If more businesses were in the habit of using good role-based privilege management, there would be a lot less movie and TV plots that included hacking into corporate or government networks for sensitive information and espionage.
It would be a lot harder for Mission Impossible films if network access was restricted to a particular user at a particular time of day, for instance, and if access would only be granted if the system had assurance that there was an audit trail that could prove the user’s identity and monitor what was done within the system.
Indeed, smart shows are already incorporating role-based privilege management into their plots, highlighting that the days of unauthorized network access are starting to come to a close.
For instance, in a recent episode of the popular television show, the Good Wife, the main character of the series tried to steal client information before starting a rival firm. She was caught, however, because another partner was able to see that she was accessing client files at an inappropriate time.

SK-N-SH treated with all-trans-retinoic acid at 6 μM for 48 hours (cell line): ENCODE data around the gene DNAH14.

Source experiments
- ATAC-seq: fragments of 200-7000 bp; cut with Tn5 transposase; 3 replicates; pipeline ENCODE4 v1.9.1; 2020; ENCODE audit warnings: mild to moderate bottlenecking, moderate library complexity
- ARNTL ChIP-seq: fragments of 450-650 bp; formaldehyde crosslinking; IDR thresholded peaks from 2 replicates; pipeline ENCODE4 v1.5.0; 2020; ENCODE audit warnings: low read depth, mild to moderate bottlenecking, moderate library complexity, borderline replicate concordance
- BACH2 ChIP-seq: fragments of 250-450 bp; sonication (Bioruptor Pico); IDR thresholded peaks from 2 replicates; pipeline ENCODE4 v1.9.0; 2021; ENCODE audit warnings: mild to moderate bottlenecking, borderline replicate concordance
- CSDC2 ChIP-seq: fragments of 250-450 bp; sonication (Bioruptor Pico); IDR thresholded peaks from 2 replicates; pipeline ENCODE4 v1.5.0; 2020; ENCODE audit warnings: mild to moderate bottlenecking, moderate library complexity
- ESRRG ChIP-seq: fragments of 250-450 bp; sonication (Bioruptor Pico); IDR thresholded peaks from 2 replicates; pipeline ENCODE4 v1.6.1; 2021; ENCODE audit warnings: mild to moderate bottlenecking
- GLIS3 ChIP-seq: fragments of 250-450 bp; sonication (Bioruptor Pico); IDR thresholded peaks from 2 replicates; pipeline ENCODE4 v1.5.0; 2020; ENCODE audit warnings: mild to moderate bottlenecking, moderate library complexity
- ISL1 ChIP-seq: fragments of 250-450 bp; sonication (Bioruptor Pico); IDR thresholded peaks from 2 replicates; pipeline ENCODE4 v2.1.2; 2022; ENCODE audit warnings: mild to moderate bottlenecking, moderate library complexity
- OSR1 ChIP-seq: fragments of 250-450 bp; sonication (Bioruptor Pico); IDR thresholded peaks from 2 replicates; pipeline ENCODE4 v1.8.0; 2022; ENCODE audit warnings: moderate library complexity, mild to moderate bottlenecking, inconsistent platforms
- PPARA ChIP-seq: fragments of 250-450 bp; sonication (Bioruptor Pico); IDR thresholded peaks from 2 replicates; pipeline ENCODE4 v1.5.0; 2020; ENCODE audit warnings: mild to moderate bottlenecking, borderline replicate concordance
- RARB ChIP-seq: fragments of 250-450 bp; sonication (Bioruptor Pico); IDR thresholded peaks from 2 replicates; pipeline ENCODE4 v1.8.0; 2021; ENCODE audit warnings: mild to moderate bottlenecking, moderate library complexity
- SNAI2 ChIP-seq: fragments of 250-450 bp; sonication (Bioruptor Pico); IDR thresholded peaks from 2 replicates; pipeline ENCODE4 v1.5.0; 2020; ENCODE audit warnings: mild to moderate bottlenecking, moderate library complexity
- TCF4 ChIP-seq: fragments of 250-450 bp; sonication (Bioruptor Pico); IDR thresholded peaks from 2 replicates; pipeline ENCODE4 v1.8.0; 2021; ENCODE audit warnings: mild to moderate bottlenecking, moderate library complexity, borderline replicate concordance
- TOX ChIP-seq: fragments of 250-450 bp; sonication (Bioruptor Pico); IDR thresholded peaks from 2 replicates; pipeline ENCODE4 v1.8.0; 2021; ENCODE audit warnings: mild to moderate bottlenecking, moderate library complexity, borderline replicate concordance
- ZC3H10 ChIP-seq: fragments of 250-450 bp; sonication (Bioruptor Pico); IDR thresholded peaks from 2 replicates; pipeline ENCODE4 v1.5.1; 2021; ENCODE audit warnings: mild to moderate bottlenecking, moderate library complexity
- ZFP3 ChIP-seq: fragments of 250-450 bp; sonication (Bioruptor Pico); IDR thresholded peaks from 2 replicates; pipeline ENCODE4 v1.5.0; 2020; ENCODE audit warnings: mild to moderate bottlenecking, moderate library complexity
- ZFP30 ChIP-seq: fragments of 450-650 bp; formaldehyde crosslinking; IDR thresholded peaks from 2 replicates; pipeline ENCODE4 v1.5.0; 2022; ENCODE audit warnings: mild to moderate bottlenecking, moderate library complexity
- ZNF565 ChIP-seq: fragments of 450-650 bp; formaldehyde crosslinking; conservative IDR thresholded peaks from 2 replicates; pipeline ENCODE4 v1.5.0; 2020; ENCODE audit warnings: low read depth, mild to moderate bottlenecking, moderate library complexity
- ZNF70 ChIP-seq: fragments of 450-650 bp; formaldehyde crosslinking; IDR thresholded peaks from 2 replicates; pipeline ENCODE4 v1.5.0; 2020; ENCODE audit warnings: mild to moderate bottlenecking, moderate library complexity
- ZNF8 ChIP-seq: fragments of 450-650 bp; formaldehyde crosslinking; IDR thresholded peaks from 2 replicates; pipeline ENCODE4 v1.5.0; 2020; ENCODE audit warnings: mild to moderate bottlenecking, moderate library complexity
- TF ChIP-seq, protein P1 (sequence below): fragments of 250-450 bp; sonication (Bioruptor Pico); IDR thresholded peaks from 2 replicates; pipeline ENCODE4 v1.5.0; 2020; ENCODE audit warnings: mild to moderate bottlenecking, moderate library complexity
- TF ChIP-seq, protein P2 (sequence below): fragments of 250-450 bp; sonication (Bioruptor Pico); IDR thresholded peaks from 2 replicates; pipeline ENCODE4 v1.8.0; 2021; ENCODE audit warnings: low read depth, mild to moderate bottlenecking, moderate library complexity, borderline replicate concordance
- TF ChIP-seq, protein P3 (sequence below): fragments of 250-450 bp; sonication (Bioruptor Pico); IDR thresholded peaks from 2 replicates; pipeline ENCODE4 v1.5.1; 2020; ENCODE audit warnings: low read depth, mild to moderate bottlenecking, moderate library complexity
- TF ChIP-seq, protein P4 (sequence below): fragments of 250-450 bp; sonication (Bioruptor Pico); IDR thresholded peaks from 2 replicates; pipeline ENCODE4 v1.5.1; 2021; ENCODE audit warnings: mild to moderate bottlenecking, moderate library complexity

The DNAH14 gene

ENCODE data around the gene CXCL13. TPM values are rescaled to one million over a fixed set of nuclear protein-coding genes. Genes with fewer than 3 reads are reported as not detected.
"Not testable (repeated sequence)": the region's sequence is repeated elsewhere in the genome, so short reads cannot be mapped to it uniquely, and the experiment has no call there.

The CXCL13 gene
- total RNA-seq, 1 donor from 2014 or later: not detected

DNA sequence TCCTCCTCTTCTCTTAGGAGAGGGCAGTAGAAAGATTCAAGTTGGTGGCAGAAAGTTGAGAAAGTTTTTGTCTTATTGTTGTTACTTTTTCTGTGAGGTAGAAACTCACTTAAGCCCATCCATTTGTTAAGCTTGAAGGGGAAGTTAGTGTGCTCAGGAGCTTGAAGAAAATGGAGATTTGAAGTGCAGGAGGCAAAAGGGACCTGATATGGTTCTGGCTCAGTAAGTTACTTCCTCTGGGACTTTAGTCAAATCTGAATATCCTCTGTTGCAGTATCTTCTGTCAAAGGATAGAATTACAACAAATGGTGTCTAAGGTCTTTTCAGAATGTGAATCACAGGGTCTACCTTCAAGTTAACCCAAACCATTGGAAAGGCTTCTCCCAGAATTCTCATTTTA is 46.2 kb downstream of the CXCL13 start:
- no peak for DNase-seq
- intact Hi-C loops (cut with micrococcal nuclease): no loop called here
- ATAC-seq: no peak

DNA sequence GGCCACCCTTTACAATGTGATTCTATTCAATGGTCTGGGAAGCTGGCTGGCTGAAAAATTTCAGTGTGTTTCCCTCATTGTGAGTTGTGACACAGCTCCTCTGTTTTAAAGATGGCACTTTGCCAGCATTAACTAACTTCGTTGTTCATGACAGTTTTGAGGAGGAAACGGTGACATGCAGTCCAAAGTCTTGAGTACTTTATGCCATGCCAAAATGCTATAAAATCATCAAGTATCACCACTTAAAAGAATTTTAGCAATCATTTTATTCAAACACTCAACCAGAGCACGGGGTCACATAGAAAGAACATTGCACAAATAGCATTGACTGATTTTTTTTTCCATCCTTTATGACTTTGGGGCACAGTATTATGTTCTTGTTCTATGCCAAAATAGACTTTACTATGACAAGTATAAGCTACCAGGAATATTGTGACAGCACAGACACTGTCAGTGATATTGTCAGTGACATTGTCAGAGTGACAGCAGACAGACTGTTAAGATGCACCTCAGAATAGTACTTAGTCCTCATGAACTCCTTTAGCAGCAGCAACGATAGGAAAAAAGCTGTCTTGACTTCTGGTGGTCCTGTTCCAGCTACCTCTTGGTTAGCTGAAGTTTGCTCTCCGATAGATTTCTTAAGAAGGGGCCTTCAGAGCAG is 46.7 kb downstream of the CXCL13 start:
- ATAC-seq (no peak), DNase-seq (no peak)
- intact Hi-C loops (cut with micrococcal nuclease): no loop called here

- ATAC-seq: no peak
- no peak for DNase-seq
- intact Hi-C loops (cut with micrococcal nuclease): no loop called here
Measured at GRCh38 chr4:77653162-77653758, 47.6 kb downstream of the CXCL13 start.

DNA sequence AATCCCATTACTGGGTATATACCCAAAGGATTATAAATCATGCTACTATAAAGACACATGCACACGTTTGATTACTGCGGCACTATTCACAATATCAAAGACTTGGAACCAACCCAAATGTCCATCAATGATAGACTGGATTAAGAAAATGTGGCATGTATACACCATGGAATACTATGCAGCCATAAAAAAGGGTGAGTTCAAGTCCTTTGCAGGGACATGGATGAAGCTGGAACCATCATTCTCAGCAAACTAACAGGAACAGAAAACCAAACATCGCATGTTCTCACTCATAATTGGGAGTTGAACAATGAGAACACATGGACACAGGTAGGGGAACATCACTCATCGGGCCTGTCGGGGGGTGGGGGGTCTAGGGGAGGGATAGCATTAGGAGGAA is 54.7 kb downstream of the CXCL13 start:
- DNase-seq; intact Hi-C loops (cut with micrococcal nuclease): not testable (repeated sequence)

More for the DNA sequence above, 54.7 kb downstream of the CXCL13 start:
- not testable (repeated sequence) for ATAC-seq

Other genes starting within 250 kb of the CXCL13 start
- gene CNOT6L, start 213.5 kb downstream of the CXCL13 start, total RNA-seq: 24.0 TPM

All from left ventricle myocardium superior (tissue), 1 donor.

The previous generation of privilege management is no longer sufficient now that network and application access is an acute vulnerability that can increasingly hurt a business. Shared admin accounts and blanket access is frankly insecure.
What business systems need in 2014, if they don’t already have it, is a robust role-based privilege management system that delivers least privilege access and a clear audit trail.
What that means is that each user should have a unique user account and only access to the applications, networks, desktops and services that he or she needs for the job. This level of granularity is essential from a security perspective, not just a nice feature.
Further, businesses need to ensure that their computing systems have a pathway for upgrading privileges as needed. For instance, a particular employee may need to start or stop an SQL database process. But at the same, this employee does not need blanket access to all databases or even all database processes. There needs to be a pathway to allow this employee to upgrade access privilege just when needed.
An audit trail also is becoming essential for proper security and authorization. There needs to be a pathway to not only set up appropriate rights to every element of an enterprise computing system, but also make sure that no breaches or inappropriate activities are taking place.
As a recent Centrify video demonstrates, a good role-based system will be able to hold back access until it can verify that auditing is taking place. If the audit system is not functioning, access will not be granted.
Edited by Cassandra Tucker